Clone High was a distressingly short lived cartoon created by Phil Lord, Bill Lawrence and Christopher Miller about the teenage clones of various historical figures trying to live up to the legacies of the people they descended from and navigate their way through the horrors and heartbreak of high school life,[...]

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TechCrunch explains how Facebook is getting even worse

Yesterday on Boing Boing, Cory Doctorow posted a link to an article on TechCrunch, breaking down the ways that Facebook's new app interface is more manipulative and dishonest than their previous ones.  I haven't actually seen the new interface, because I've logged into Facebook about three times this month, and that was only to check for messages after someone told me they'd sent one. The article, 5 Design Tricks Facebook Uses To Affect Your Privacy Decisions, is an easy read, and has accompanying pictures to illustrate the problems.  The writer, Avi Charkham, points out:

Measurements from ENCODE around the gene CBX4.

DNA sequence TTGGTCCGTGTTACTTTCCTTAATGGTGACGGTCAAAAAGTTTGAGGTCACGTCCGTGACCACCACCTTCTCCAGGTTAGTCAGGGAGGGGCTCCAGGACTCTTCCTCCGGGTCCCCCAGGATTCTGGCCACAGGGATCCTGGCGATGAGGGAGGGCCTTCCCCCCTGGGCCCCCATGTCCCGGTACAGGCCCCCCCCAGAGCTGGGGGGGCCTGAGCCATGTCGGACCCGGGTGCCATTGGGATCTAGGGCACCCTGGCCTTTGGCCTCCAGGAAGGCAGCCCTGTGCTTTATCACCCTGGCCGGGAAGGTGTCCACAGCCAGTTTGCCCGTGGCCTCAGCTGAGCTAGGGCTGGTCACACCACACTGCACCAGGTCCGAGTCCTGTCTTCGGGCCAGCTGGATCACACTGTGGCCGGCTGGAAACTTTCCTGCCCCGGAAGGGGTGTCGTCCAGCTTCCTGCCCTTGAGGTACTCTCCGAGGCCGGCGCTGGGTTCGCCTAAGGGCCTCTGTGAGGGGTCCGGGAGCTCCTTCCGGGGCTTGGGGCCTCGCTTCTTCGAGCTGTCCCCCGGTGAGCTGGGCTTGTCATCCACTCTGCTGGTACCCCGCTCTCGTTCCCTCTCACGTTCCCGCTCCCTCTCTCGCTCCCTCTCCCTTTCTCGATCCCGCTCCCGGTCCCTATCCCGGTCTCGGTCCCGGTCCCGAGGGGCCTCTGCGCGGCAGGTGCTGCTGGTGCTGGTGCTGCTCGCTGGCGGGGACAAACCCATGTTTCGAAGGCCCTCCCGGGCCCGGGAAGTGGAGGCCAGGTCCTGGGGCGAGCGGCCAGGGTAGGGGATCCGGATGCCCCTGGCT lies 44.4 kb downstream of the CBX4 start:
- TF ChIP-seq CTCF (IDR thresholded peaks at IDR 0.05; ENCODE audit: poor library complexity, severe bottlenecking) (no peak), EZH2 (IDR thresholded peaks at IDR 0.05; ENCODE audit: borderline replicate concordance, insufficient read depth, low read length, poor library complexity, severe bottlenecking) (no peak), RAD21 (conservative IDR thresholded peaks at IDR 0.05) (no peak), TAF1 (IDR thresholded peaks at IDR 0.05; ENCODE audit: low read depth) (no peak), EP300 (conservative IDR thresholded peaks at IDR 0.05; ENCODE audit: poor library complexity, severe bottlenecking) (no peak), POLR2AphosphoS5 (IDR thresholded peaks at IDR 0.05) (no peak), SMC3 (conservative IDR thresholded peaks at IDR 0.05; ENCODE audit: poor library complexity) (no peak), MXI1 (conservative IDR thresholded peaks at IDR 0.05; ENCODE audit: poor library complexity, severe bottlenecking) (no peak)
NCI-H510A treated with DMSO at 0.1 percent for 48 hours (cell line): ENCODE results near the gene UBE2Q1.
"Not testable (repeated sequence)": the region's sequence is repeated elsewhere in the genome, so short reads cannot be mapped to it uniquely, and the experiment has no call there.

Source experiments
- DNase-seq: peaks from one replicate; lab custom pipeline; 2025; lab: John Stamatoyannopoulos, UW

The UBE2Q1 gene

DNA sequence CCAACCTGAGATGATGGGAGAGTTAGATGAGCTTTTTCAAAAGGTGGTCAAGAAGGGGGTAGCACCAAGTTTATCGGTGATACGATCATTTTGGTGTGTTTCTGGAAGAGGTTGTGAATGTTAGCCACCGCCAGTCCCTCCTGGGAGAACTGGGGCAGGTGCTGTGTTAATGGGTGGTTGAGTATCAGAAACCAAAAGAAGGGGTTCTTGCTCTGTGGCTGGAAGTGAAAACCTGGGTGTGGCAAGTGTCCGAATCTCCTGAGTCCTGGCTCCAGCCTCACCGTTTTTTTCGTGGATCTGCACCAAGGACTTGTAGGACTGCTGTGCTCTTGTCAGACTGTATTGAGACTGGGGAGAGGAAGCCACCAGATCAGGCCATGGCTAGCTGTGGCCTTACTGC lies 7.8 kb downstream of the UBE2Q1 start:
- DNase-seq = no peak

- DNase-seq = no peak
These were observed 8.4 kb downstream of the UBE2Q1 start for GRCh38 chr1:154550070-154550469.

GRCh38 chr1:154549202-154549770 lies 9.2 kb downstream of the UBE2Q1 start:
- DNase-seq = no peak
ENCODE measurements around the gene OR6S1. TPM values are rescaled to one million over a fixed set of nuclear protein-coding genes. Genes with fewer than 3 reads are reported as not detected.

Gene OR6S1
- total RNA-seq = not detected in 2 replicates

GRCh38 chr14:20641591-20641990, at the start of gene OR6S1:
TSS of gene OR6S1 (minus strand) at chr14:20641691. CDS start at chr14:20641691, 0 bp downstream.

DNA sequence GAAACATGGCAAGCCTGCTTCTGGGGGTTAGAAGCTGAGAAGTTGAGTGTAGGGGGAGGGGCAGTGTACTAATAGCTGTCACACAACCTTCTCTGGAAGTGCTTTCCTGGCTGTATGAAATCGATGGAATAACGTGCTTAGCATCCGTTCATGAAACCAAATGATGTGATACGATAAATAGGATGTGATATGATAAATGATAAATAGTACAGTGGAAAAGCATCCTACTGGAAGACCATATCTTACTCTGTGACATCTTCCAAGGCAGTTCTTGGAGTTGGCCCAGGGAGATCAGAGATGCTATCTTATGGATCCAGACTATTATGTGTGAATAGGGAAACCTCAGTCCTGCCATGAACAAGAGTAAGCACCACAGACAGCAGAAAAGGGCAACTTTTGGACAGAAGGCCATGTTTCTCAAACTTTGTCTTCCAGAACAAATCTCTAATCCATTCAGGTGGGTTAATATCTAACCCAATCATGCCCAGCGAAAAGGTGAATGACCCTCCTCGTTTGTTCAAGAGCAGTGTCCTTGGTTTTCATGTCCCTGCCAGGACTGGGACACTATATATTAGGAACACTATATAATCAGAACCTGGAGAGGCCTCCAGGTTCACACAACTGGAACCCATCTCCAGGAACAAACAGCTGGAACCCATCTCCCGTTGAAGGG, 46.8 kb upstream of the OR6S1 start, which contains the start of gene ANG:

Facebook keeps “improving” their design so that more of us will add apps on Facebook without realizing we’re granting those apps (and their creators) access to our personal information. After all, this access to our information and identity is the currency Facebook is trading in and what is driving its stock up or down.

Facebook's stock has not been doing well since the company went public.  It seems like the company's approach to solving this problem is going to be to try and extract even more personal information from its users.